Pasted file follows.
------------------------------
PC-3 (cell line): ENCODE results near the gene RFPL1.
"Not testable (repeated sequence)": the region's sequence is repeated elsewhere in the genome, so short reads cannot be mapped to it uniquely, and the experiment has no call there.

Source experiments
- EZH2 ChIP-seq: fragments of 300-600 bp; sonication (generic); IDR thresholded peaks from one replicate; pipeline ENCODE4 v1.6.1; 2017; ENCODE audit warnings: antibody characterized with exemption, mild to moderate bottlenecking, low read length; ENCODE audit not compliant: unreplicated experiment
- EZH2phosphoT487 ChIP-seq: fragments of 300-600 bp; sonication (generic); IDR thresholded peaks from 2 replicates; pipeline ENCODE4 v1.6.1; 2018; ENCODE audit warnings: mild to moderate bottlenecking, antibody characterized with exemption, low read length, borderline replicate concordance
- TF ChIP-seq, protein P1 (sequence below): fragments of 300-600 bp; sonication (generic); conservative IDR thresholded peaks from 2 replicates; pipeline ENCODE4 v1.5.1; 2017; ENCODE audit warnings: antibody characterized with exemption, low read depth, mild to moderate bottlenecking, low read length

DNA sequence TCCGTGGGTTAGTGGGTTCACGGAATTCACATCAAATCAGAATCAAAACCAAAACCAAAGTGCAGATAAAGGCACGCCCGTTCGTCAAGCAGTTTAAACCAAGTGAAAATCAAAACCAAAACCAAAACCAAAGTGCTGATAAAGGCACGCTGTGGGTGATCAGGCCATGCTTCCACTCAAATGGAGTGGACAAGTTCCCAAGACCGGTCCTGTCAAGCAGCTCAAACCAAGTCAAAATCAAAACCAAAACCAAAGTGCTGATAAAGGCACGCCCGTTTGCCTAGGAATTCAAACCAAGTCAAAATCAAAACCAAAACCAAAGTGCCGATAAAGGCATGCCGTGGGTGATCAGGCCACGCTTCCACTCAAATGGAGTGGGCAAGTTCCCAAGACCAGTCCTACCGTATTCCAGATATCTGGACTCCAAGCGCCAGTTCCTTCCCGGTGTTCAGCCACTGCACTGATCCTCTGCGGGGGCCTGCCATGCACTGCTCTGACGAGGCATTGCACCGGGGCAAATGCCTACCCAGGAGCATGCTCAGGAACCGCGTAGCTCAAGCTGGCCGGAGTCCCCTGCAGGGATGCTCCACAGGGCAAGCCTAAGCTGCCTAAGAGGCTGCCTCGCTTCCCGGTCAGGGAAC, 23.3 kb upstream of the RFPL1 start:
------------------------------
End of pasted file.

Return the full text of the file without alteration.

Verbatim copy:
PC-3 (cell line): ENCODE results near the gene RFPL1.
"Not testable (repeated sequence)": the region's sequence is repeated elsewhere in the genome, so short reads cannot be mapped to it uniquely, and the experiment has no call there.

Source experiments
- EZH2 ChIP-seq: fragments of 300-600 bp; sonication (generic); IDR thresholded peaks from one replicate; pipeline ENCODE4 v1.6.1; 2017; ENCODE audit warnings: antibody characterized with exemption, mild to moderate bottlenecking, low read length; ENCODE audit not compliant: unreplicated experiment
- EZH2phosphoT487 ChIP-seq: fragments of 300-600 bp; sonication (generic); IDR thresholded peaks from 2 replicates; pipeline ENCODE4 v1.6.1; 2018; ENCODE audit warnings: mild to moderate bottlenecking, antibody characterized with exemption, low read length, borderline replicate concordance
- TF ChIP-seq, protein P1 (sequence below): fragments of 300-600 bp; sonication (generic); conservative IDR thresholded peaks from 2 replicates; pipeline ENCODE4 v1.5.1; 2017; ENCODE audit warnings: antibody characterized with exemption, low read depth, mild to moderate bottlenecking, low read length

DNA sequence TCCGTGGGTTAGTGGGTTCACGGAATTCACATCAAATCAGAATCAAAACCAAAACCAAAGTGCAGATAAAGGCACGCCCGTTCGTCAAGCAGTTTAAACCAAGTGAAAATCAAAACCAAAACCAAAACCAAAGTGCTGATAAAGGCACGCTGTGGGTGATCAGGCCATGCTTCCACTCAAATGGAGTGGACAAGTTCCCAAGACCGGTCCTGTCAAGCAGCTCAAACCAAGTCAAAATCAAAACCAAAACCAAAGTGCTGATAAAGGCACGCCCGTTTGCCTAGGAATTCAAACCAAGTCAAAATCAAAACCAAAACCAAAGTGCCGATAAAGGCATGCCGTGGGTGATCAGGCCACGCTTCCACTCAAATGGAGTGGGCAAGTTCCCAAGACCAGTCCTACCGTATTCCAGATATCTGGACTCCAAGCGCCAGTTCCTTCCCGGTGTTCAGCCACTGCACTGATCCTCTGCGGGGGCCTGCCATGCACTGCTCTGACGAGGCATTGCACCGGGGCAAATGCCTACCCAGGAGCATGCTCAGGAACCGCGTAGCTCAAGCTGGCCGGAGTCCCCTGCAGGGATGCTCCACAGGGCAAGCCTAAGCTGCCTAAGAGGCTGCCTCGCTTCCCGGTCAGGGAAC, 23.3 kb upstream of the RFPL1 start: